Lipoproteins, Macrophages and Atherosclerosis
The fatty streak, the earliest recognized gross lesion in the atherogenic process, is characterized by an accumulation of lipid-laden “foam cells”. Recent studies have established that this lesion can -- and usually does -- develop beneath an intact endothelium. Furthermore, it has been shown that most of these cells are derived from circulating monocytes that enter the arterial wall and take up residence there as tissue macrophages. Some of these cells are derived from medial smooth muscle cells, particularly in later lesions, but the majority are macrophages. Early attempts to convert macrophages to foam cells by incubation in the presence of high concentrations of LDL were unsuccessful and this was traced to the rather low number of receptors for native LDL they express. Studies by Goldstein, Brown and coworkers established that the macrophage expresses a unique receptor that can take up chemically acetylated LDL at a sufficiently high rate to generate foam cells in culture. However, there was no evidence that chemical acetylation occurs to any significant extent in vivo. Thus, there remained an unresolved paradox regarding the mechanism of foam cell formation and thus the initiation of the fatty streak.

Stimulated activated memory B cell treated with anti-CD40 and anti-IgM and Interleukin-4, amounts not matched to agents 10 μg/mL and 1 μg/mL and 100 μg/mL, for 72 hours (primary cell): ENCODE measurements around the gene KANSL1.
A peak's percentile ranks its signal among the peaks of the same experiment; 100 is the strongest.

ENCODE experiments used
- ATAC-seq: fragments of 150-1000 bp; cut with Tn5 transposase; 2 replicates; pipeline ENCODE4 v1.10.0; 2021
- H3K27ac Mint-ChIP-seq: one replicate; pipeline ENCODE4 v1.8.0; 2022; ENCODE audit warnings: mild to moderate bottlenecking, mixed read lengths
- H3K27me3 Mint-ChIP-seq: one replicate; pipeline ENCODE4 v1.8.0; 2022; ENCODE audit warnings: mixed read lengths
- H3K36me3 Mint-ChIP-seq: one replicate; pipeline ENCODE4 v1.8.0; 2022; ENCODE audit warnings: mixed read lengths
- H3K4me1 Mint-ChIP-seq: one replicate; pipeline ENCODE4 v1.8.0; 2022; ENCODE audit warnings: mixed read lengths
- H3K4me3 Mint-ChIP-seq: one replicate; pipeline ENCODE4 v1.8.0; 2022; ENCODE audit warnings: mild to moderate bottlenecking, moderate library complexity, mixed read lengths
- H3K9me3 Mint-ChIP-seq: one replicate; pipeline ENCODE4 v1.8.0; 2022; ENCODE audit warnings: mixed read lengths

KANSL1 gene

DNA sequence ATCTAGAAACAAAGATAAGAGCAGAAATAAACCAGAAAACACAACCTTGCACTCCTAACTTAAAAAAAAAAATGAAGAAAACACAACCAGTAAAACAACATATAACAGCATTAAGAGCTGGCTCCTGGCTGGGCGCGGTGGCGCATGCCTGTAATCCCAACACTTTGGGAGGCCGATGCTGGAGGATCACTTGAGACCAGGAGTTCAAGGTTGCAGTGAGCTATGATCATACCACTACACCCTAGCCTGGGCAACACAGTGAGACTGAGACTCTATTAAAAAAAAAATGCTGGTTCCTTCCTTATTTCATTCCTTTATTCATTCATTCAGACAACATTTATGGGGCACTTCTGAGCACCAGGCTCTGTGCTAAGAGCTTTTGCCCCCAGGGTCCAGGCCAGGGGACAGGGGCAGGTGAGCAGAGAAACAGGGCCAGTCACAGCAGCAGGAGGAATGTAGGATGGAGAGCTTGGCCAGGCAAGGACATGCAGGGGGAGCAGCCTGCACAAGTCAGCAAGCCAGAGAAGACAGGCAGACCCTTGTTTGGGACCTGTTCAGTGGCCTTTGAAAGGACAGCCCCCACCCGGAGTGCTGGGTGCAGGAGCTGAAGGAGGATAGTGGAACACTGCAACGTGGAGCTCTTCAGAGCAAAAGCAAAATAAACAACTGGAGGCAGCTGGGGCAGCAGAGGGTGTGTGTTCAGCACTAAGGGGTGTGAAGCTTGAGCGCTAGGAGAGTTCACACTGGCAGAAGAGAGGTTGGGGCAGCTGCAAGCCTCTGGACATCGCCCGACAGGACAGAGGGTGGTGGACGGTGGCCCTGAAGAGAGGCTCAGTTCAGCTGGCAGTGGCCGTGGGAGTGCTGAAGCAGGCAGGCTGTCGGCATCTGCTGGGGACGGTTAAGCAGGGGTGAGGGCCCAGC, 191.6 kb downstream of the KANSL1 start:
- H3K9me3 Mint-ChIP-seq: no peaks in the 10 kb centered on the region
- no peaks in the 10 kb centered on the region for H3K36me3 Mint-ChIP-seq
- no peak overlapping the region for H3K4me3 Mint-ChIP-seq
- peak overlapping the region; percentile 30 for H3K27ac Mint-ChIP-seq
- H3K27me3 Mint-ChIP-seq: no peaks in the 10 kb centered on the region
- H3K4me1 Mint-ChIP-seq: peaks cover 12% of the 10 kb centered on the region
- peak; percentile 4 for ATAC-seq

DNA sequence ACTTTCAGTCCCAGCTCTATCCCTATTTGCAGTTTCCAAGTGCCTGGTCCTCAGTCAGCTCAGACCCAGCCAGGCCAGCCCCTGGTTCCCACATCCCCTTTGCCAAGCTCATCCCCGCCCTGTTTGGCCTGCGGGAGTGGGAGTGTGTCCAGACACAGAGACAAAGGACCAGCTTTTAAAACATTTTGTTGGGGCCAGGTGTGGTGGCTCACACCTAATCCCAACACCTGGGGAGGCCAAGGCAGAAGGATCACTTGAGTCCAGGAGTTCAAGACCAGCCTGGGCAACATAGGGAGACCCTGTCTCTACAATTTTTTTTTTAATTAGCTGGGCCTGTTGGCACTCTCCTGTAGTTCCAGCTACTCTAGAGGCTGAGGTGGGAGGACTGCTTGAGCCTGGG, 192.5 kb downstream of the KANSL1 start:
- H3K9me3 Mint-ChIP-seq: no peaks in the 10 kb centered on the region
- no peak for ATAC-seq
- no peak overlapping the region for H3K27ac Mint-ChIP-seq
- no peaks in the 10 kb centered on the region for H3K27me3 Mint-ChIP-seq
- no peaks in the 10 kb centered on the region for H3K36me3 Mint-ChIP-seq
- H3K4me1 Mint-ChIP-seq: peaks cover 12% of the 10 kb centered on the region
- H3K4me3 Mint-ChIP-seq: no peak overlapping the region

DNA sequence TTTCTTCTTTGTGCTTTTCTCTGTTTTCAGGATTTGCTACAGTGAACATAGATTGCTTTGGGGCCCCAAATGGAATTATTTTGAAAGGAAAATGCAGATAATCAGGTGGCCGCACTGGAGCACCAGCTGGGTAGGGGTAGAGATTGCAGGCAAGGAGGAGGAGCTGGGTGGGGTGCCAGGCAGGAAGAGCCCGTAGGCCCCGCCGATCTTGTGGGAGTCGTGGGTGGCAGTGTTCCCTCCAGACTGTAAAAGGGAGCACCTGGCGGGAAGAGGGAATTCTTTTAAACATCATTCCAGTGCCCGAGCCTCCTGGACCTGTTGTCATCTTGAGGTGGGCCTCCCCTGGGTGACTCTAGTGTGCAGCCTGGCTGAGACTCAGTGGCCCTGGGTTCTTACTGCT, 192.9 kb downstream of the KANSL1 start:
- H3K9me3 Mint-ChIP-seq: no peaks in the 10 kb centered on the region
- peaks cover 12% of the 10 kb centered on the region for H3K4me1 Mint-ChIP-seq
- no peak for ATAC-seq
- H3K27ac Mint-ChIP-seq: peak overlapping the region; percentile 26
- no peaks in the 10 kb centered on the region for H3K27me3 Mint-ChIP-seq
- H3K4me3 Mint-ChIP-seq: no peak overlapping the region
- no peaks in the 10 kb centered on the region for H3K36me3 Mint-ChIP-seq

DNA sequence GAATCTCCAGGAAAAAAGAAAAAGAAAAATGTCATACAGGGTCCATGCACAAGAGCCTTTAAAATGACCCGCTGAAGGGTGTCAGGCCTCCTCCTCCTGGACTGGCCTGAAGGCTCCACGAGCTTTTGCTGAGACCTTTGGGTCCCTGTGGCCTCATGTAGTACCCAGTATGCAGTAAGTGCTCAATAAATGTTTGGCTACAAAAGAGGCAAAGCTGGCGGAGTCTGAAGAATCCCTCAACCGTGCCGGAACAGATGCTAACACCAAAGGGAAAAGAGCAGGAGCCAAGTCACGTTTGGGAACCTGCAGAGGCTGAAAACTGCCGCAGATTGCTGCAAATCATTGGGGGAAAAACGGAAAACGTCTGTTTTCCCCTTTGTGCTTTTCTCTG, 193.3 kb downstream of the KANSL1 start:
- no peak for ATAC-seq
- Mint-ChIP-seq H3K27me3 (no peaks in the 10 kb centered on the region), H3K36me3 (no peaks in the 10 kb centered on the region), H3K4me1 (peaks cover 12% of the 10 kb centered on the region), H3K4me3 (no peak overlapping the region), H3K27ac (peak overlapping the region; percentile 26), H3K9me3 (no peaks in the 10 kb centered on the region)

KeywordsCholesterol Hydrolysis Migration Toxicity Foam
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